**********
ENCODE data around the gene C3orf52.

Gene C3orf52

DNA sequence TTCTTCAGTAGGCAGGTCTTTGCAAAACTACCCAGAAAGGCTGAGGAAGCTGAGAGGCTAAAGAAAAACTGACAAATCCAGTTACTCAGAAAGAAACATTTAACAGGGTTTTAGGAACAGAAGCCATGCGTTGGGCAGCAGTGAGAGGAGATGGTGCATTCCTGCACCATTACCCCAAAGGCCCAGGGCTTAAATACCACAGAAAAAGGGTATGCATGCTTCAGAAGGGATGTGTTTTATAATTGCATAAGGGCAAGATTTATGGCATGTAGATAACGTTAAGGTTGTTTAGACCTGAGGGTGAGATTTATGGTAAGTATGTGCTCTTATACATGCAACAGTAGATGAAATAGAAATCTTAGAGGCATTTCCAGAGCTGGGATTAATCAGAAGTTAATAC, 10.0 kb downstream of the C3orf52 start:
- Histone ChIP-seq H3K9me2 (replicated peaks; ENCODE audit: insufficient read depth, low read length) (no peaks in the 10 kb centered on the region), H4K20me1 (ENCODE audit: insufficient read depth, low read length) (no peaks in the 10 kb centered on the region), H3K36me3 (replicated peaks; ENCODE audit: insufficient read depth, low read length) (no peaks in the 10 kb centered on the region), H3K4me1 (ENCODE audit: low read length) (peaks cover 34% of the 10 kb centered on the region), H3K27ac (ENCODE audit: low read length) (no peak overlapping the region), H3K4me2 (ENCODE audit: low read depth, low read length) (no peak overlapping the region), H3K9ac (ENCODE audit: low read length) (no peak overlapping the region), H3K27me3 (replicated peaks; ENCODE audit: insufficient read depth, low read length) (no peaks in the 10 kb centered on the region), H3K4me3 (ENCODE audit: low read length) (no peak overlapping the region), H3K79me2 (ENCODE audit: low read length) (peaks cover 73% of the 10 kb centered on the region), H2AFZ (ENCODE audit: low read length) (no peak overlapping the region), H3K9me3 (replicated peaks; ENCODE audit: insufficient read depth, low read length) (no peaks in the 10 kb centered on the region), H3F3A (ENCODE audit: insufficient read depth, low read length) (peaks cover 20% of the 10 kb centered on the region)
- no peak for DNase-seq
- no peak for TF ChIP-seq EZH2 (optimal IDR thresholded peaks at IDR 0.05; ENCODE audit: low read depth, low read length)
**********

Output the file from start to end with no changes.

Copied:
ENCODE data around the gene C3orf52.

Gene C3orf52

DNA sequence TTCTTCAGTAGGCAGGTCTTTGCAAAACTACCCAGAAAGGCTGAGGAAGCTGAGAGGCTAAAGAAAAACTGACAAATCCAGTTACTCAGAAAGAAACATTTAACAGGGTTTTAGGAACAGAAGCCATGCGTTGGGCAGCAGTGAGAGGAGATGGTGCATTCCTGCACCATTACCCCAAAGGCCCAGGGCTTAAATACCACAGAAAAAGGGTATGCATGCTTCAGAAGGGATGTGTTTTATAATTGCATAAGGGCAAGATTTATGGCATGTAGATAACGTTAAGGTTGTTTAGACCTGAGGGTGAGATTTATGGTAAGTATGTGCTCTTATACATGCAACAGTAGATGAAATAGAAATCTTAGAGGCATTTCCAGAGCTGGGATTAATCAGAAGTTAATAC, 10.0 kb downstream of the C3orf52 start:
- Histone ChIP-seq H3K9me2 (replicated peaks; ENCODE audit: insufficient read depth, low read length) (no peaks in the 10 kb centered on the region), H4K20me1 (ENCODE audit: insufficient read depth, low read length) (no peaks in the 10 kb centered on the region), H3K36me3 (replicated peaks; ENCODE audit: insufficient read depth, low read length) (no peaks in the 10 kb centered on the region), H3K4me1 (ENCODE audit: low read length) (peaks cover 34% of the 10 kb centered on the region), H3K27ac (ENCODE audit: low read length) (no peak overlapping the region), H3K4me2 (ENCODE audit: low read depth, low read length) (no peak overlapping the region), H3K9ac (ENCODE audit: low read length) (no peak overlapping the region), H3K27me3 (replicated peaks; ENCODE audit: insufficient read depth, low read length) (no peaks in the 10 kb centered on the region), H3K4me3 (ENCODE audit: low read length) (no peak overlapping the region), H3K79me2 (ENCODE audit: low read length) (peaks cover 73% of the 10 kb centered on the region), H2AFZ (ENCODE audit: low read length) (no peak overlapping the region), H3K9me3 (replicated peaks; ENCODE audit: insufficient read depth, low read length) (no peaks in the 10 kb centered on the region), H3F3A (ENCODE audit: insufficient read depth, low read length) (peaks cover 20% of the 10 kb centered on the region)
- no peak for DNase-seq
- no peak for TF ChIP-seq EZH2 (optimal IDR thresholded peaks at IDR 0.05; ENCODE audit: low read depth, low read length)